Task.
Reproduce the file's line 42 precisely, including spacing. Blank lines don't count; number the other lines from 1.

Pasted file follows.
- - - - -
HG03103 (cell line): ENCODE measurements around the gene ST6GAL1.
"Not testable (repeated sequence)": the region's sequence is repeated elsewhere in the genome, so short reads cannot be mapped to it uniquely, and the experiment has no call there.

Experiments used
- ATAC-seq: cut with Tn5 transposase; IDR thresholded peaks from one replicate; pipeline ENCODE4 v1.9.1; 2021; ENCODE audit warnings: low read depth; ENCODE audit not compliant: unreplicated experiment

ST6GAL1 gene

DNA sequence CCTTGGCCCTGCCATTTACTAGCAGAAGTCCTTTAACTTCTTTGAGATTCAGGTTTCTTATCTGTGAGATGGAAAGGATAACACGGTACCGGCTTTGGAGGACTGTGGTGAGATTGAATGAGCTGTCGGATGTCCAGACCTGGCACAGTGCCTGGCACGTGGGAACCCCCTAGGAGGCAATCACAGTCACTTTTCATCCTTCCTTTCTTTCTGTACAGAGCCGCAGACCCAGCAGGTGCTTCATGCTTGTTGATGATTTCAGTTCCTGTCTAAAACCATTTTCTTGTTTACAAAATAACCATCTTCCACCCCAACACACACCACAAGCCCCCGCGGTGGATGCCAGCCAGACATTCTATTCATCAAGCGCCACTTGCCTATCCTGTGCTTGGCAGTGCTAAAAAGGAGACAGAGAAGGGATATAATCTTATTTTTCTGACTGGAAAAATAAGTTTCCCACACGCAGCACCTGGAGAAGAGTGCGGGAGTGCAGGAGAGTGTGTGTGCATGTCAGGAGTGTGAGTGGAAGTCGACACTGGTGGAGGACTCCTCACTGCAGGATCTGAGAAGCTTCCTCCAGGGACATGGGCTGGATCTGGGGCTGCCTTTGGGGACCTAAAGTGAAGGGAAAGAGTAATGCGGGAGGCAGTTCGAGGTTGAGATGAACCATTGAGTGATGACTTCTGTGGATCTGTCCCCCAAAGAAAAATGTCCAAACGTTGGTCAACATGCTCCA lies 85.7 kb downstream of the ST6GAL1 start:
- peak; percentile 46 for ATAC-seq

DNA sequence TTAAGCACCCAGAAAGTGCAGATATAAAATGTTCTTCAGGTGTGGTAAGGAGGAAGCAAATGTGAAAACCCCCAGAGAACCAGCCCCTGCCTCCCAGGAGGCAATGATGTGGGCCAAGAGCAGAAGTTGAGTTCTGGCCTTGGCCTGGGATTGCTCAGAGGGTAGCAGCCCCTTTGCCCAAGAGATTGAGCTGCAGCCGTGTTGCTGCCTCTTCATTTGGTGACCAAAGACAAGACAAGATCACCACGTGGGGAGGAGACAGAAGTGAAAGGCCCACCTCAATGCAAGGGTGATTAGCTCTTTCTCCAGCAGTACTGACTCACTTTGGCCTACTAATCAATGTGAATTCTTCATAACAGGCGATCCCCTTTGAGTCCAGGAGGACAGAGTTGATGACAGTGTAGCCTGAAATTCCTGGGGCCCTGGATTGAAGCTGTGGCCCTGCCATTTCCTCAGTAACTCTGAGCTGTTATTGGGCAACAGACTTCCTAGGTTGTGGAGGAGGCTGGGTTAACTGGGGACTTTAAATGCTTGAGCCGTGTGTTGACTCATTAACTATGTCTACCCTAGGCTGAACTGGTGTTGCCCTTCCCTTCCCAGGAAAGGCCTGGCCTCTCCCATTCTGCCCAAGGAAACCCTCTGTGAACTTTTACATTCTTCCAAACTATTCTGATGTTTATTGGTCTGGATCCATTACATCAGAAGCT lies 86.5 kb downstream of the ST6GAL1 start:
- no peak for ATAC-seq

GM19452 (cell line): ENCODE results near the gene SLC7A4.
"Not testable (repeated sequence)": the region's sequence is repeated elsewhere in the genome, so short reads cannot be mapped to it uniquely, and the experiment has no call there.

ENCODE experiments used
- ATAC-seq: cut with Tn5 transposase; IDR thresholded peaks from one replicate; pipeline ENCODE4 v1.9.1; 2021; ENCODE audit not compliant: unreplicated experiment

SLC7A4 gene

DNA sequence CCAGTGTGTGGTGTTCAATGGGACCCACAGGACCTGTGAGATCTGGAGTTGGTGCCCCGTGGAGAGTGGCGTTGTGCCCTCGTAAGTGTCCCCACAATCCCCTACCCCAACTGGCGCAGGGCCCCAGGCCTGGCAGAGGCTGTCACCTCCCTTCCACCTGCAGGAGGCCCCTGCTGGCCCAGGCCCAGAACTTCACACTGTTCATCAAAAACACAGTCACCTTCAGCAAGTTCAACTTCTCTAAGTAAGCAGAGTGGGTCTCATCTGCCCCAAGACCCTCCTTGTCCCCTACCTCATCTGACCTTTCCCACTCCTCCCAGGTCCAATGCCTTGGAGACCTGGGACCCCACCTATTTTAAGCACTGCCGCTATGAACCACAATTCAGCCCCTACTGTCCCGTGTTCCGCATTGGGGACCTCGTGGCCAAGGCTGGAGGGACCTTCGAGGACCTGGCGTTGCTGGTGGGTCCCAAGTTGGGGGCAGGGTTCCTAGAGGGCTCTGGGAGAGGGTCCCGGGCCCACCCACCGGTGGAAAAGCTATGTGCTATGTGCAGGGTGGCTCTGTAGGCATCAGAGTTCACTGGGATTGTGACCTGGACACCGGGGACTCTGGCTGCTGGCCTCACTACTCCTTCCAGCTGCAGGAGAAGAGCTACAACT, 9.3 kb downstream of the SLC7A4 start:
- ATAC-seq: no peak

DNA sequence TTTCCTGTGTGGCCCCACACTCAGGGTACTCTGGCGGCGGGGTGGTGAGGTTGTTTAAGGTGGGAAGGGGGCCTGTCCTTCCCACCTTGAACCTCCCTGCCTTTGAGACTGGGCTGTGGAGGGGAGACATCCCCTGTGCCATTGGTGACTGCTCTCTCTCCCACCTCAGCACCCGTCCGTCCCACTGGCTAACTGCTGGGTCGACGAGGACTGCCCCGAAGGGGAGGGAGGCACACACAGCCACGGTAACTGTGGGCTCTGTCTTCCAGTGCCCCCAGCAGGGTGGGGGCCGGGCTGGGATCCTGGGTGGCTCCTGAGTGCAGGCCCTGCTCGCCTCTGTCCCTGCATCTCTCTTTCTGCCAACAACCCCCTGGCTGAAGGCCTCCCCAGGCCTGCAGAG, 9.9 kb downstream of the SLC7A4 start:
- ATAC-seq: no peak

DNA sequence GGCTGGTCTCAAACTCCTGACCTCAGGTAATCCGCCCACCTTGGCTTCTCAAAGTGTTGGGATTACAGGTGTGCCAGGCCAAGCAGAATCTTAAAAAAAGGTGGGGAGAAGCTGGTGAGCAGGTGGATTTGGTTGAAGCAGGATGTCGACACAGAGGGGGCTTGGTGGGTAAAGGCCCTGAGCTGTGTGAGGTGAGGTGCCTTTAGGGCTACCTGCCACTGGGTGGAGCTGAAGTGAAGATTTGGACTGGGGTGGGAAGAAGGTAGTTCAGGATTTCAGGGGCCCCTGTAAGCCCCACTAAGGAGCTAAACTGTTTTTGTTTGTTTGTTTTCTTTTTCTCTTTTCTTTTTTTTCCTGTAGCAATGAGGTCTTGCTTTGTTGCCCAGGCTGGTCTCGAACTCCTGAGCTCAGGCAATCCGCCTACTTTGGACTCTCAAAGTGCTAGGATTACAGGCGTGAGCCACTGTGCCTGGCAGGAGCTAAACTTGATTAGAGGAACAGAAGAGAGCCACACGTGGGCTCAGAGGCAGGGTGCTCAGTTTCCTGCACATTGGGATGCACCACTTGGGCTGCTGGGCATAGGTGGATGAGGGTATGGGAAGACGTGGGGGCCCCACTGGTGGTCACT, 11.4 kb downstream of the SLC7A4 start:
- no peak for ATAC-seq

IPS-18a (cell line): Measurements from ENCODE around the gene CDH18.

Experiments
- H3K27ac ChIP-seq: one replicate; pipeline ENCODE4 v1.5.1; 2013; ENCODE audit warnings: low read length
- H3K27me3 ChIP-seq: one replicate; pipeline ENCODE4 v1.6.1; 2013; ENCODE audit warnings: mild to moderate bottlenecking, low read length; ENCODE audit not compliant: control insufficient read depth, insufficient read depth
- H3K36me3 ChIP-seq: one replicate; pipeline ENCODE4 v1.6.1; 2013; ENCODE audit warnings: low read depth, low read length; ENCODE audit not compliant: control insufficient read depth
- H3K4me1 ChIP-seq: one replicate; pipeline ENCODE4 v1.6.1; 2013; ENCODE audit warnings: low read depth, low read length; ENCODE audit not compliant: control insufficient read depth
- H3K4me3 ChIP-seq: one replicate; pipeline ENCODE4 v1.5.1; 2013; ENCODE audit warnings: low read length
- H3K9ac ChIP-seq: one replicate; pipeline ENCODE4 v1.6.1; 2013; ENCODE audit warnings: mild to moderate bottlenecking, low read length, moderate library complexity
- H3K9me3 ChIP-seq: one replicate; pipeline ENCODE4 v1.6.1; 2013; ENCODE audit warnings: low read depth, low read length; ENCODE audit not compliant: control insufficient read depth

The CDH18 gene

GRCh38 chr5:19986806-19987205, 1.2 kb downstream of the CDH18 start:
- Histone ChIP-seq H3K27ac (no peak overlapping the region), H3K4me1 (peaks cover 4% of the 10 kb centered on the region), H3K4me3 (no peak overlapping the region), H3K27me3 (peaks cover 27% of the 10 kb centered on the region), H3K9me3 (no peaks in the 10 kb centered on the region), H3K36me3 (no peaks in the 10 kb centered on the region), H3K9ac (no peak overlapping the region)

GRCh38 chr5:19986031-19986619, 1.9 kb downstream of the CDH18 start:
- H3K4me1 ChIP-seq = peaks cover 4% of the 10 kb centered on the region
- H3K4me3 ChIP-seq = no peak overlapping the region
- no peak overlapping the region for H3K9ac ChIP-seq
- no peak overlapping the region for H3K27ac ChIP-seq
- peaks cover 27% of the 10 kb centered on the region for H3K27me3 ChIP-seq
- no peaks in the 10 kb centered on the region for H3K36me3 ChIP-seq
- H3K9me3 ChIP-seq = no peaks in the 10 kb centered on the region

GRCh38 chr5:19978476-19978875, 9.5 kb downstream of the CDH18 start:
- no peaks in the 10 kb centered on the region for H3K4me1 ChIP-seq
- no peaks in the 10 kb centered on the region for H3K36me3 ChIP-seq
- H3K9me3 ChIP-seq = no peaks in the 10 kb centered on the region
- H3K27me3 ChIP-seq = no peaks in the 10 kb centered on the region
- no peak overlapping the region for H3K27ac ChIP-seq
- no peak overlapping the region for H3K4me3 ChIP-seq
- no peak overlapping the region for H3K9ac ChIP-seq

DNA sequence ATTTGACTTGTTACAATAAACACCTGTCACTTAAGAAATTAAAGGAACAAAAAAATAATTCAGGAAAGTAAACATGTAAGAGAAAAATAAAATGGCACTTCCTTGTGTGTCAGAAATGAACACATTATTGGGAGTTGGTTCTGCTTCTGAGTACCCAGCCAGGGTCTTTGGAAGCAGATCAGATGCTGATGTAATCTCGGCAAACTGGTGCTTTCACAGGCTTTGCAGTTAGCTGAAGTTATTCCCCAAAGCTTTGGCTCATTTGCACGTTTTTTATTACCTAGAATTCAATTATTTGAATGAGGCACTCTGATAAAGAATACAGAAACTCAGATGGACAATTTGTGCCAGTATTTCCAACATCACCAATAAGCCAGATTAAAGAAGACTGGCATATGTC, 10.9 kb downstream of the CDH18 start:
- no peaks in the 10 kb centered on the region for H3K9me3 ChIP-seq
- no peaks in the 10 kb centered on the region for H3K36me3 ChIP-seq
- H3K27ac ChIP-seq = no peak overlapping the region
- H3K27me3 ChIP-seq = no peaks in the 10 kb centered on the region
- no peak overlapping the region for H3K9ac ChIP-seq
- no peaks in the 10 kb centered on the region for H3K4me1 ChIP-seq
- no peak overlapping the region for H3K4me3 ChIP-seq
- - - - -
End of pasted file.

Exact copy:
- no peaks in the 10 kb centered on the region for H3K4me1 ChIP-seq